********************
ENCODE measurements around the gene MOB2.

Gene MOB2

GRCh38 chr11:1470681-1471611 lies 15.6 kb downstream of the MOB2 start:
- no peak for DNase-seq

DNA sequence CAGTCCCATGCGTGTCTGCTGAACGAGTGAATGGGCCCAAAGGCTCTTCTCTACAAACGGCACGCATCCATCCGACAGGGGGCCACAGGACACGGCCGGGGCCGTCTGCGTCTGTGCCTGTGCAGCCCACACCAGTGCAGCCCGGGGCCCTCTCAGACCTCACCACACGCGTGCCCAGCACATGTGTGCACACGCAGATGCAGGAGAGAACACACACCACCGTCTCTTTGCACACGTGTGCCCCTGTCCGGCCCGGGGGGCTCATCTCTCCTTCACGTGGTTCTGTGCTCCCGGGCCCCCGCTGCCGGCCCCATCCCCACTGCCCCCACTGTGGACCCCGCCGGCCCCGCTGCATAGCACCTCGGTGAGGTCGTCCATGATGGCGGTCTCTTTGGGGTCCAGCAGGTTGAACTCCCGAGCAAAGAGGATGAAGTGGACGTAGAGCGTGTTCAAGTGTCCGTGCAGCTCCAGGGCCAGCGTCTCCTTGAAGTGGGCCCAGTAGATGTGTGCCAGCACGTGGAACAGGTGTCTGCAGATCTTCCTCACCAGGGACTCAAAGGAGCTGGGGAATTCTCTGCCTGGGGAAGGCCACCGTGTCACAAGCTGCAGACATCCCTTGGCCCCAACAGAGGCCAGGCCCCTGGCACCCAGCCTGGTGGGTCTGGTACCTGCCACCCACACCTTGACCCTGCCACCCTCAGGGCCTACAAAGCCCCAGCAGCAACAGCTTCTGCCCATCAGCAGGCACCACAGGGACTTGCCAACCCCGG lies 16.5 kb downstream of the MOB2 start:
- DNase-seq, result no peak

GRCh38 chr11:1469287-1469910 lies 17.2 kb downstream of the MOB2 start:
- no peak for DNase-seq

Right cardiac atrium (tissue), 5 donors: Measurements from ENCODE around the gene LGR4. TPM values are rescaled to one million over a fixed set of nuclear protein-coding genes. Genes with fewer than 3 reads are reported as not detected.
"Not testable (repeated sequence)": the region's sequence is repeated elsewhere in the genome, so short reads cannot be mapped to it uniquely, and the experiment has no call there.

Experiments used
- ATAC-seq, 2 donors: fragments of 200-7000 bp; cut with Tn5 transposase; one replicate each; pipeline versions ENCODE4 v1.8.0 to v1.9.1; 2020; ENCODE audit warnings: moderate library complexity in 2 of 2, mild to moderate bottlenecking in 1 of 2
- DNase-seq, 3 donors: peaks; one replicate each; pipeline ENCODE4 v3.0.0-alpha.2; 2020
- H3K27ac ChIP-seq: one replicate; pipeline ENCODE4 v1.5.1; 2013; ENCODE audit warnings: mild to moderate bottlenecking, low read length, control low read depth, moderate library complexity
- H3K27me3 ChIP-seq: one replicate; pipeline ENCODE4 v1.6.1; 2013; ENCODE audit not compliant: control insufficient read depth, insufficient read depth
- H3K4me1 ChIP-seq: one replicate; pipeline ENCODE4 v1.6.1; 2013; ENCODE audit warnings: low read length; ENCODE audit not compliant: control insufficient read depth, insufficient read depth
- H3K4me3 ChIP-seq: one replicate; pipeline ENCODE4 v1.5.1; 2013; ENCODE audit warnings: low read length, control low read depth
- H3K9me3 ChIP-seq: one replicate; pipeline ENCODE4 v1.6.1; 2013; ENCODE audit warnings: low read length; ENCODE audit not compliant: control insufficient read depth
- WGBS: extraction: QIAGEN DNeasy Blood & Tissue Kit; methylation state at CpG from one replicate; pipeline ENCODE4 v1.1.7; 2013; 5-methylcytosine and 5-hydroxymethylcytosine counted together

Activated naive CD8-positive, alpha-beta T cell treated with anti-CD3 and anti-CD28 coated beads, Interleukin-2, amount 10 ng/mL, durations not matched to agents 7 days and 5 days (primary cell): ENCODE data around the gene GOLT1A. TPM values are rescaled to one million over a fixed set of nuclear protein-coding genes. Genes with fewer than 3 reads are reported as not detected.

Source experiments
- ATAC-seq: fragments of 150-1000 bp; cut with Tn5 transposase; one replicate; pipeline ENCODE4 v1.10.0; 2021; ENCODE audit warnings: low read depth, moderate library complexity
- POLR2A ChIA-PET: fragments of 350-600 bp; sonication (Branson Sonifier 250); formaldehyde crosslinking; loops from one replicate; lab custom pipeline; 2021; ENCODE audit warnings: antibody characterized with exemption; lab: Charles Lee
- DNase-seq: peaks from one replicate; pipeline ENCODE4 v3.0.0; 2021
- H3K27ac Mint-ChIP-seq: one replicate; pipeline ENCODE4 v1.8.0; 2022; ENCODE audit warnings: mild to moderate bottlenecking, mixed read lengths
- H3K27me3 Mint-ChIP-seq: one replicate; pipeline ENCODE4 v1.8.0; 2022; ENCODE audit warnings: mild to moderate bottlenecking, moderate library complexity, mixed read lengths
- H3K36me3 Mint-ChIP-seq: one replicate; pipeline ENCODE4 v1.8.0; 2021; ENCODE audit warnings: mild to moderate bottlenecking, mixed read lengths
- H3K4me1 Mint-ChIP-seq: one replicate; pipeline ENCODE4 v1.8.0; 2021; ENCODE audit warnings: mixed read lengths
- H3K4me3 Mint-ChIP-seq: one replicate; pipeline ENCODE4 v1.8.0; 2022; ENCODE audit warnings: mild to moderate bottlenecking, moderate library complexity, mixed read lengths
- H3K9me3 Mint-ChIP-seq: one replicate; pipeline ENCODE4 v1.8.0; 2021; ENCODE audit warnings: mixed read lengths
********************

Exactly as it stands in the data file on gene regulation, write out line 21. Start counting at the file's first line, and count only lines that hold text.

Source experiments